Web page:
Facebook “like inflation” exaggerates the scope of Internet hoaxes

Don't Trust This NumberOver 70 thousand people shared a story about a totally fake Sarah Palin quote! Over 5 million people shared a hoax story that Macaulay Culkin had died!  It gets depressing hearing how many people get fooled by these hoaxes, doesn’t it?

The problem is, the numbers in those reports are wrong! Often, wildly wrong. They’re exaggerations caused by the confusing way that Facebook reports engagement.

Now, the underlying problem is real – social media hoaxes and rumors are bigger than ever. As a result debunking these things has become a popular pastime, well beyond the circle of organized skepticism.

Even the Washington Post runs a regular feature on Friday called What was fake on the internet this week. The science fiction site IO9 regularly debunks fake images that are making the rounds. And of course there are the old standards such as Snopes and Museum of Hoaxes, still in the business of debunking this stuff.

Read on to see how many of these well-meaning debunkers are being misled by Facebook into over-reporting the problem.

Facebook Inflation

I’ve written before about how those little Facebook “Like” buttons seen on websites report inflated numbers.  Here’s an example from right here on this blog. Pictured below is an image of the share buttons attached to my 2011 post about David Mabus getting arrested, one of the most popular posts on this blog.

Like buttons on Mabus post`

The buttons indicate that particular post had been shared on Twitter 759 times and on Facebook 774 times. But the Facebook number is misleading!

So how do you find a more correct number? If you’re a programmer you could find the answer by directly calling the Facebook API.  But most people will find it easier to simply paste the URL into a handy form found at the free service SharedCount.com.  After you do that you get this result, captured below/right in graphic form.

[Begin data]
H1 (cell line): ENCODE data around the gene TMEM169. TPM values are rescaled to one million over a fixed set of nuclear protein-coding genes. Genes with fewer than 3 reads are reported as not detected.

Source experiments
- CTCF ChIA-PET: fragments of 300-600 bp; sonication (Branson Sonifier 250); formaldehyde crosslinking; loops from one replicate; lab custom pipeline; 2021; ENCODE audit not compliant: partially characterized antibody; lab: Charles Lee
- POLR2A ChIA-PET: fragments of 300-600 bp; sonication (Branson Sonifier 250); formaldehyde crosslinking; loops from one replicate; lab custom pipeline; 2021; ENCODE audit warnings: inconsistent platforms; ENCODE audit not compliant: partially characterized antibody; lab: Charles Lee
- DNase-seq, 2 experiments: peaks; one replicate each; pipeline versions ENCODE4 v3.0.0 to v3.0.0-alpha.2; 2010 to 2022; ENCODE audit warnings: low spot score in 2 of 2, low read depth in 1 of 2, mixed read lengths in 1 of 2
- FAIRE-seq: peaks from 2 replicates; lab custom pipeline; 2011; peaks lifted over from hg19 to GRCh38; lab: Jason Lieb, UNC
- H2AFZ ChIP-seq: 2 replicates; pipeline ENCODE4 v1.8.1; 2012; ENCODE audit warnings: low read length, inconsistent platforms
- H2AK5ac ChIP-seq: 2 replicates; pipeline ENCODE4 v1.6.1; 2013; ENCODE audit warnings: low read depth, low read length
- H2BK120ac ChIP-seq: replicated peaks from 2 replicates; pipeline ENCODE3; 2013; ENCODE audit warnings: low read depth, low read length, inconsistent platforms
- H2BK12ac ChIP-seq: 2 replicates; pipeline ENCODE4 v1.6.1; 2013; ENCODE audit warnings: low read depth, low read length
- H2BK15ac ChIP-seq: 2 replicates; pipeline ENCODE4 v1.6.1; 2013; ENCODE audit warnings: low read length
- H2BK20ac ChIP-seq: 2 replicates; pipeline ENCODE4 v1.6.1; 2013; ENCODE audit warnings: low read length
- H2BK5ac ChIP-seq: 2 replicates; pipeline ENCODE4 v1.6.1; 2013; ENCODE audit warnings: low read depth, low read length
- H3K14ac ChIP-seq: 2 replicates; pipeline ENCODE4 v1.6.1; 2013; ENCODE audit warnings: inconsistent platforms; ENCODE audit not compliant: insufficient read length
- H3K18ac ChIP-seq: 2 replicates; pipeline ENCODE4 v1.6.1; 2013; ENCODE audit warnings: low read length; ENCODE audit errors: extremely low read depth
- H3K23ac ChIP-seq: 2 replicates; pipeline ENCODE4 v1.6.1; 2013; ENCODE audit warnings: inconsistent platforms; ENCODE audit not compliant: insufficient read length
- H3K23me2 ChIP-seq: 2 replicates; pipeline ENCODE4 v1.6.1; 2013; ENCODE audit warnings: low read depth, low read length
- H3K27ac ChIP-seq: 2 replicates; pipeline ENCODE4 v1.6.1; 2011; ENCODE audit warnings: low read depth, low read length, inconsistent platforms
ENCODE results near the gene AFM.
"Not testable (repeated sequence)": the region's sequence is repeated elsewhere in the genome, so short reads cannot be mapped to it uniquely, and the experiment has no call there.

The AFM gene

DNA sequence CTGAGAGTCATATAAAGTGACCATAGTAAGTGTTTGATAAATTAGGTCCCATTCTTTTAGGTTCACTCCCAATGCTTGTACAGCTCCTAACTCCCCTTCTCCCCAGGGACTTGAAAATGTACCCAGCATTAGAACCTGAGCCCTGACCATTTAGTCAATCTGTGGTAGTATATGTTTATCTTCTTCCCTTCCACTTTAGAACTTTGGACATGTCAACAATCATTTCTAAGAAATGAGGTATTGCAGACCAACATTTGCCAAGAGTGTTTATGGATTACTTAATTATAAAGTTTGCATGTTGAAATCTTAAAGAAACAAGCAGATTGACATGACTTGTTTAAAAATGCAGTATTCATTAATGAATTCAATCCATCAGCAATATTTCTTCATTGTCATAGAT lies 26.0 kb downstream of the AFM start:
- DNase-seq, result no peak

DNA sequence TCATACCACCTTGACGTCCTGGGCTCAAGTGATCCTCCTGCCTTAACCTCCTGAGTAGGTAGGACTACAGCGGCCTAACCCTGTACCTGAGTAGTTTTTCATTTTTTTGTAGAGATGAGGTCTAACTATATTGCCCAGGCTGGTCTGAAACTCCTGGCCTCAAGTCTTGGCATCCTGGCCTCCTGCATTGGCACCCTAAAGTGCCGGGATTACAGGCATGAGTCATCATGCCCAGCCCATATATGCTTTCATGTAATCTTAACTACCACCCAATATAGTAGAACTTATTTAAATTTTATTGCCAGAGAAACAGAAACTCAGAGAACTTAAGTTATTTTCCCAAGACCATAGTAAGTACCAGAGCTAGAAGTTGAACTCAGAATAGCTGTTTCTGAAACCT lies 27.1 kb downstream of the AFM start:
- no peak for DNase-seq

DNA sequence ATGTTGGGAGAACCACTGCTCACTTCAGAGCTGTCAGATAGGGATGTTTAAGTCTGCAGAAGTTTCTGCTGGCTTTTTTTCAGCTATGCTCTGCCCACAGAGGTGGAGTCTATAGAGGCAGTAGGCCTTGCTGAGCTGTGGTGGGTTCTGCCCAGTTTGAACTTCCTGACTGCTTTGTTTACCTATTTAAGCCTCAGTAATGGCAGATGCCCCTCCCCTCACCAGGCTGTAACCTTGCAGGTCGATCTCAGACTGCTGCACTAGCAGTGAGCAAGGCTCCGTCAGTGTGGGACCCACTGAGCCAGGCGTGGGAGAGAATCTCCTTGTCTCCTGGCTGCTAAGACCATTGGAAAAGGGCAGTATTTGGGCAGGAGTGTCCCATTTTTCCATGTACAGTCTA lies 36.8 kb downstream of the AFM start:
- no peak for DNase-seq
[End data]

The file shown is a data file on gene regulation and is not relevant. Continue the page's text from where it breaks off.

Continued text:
SharedCount of Mabus post

As you can see, the article in question was actually only shared on Facebook 311 times, but those shares attracted 210 Likes and 253 additional comments by other people. (The numbers may vary from the screen shot here by the time you’re reading this article).

Those three numbers are totaled in the Facebook button to get a total engagement figure of 774.  In this case, it more than doubles the number of times this article was shared on Facebook. I believe Facebook does this deliberately.  Perhaps it is to help sites gain popularity or perhaps to inflate Facebook’s own importance.

And as we’ve seen in a January post on this blog, even links sent in direct messages on Facebook were (at least at one time) used to inflate these numbers. This can also cause an interesting problem for skeptics, as it means the act of posting a link to debunk it causes it to seem more popular – to both other people and to Facebook’s news feed algorithm.

So on to the recent cases…

Over-Reporting Hoax Stories

An annoying trend in viral hoaxes is the recent flood of “fake news” sites.  These are conceptually similar to The Onion, minus any shred of entertainment value.  Most of them claim to be satire or parody, but really seem to be solely after clicks.  Their content is rarely the least bit funny.  Here are three examples from recent months, showing how the virality is consistently over-reported in the debunking community.

Sarah Palin Calls on Obama to Invade Ebola

Posted in mid-September on the fake news site National Report, this article was debunked by Snopes on October 3rd.  Snopes reported that it had “shared nearly 27,000 times on Facebook.”  I checked the statistics on this page via SharedCount on November 14, and found it only had 5,977 shares and a total engagement (likes plus shares plus comments) of 30,880.  So it is likely it was shared only about one fifth as much as Snopes reported.